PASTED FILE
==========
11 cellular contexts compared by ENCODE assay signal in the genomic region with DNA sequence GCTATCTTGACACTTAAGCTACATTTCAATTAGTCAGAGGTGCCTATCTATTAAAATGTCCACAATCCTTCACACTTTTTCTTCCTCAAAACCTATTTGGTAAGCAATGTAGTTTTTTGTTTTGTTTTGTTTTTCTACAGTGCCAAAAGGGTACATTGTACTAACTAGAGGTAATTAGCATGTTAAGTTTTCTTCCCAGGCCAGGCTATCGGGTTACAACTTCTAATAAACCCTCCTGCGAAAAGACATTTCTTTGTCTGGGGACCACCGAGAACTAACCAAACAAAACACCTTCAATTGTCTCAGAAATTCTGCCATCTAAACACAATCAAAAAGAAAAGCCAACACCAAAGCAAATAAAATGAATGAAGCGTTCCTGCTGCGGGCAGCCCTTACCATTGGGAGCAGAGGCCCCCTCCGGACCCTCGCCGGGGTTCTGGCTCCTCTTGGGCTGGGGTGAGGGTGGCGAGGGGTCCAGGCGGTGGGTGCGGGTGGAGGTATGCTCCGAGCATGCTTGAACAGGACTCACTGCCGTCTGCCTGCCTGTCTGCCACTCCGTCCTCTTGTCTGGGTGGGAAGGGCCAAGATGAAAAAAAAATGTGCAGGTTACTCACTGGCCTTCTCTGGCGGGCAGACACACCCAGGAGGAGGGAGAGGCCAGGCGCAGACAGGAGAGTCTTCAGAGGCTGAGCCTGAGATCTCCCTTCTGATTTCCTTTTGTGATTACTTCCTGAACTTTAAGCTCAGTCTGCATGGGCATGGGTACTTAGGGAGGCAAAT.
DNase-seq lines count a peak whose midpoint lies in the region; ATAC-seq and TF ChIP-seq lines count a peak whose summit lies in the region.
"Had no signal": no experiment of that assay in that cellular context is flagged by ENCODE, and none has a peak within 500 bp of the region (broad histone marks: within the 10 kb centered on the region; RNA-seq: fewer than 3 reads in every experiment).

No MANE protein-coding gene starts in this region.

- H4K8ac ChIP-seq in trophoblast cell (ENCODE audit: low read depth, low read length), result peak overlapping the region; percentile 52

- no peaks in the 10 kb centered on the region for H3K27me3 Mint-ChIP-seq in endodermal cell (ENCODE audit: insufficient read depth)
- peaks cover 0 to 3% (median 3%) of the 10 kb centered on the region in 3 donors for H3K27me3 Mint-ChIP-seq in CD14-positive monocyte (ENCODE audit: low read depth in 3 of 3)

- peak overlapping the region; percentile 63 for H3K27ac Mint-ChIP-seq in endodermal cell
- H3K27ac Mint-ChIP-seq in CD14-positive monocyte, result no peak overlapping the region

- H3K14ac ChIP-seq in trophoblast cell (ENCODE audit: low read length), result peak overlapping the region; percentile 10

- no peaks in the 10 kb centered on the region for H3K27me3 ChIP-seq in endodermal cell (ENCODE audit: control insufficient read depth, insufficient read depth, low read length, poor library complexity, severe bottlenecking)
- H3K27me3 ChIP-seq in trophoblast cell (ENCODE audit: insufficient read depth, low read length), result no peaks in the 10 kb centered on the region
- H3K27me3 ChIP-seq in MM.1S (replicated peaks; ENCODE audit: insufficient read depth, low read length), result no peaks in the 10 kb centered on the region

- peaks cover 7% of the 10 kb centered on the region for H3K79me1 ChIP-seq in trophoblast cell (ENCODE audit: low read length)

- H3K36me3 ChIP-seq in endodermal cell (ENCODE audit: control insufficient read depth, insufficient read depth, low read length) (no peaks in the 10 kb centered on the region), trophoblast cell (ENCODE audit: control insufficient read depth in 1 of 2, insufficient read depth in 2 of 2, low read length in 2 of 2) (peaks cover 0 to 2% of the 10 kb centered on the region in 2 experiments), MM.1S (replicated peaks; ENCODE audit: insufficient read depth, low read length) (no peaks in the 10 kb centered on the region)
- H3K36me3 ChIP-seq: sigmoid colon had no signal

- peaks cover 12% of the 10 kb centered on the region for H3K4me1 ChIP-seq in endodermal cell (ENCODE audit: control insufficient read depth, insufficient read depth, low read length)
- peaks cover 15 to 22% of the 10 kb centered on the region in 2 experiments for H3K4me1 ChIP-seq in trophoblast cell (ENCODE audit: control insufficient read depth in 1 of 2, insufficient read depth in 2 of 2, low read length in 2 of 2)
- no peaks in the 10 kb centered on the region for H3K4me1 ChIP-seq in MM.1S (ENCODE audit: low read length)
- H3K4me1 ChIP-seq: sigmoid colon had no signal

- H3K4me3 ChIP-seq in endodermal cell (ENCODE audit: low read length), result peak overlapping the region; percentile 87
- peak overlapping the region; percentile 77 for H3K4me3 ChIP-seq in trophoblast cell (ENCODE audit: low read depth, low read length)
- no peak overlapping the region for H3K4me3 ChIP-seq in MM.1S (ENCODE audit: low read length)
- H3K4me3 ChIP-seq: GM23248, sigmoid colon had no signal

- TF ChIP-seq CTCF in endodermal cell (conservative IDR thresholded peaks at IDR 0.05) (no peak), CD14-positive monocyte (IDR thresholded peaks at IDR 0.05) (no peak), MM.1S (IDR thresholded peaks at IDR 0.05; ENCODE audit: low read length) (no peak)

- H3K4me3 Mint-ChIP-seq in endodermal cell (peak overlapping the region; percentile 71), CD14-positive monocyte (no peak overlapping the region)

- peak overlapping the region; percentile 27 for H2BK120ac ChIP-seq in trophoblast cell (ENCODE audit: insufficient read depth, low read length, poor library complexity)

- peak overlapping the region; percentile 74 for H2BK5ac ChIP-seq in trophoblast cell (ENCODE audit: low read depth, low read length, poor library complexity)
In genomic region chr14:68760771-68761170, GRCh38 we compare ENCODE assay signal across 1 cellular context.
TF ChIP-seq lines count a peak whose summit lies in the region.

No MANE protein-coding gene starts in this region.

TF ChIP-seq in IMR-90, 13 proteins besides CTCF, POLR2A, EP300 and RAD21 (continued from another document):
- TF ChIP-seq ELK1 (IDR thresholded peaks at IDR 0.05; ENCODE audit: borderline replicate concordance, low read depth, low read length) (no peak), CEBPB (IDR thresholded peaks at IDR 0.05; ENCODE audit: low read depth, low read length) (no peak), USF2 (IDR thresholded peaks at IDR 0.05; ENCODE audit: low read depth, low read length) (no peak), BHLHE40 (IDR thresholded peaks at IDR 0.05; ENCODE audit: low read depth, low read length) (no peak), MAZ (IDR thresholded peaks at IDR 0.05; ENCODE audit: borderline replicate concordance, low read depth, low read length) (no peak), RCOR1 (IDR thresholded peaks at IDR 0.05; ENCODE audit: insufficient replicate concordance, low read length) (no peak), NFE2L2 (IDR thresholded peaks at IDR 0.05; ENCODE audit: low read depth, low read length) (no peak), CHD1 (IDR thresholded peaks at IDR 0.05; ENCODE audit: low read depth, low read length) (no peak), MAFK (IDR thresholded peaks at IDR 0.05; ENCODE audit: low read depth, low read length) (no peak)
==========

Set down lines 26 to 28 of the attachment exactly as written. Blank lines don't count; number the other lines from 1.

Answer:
- H3K4me3 Mint-ChIP-seq in endodermal cell (peak overlapping the region; percentile 71), CD14-positive monocyte (no peak overlapping the region)

- peak overlapping the region; percentile 27 for H2BK120ac ChIP-seq in trophoblast cell (ENCODE audit: insufficient read depth, low read length, poor library complexity)

- peak overlapping the region; percentile 74 for H2BK5ac ChIP-seq in trophoblast cell (ENCODE audit: low read depth, low read length, poor library complexity)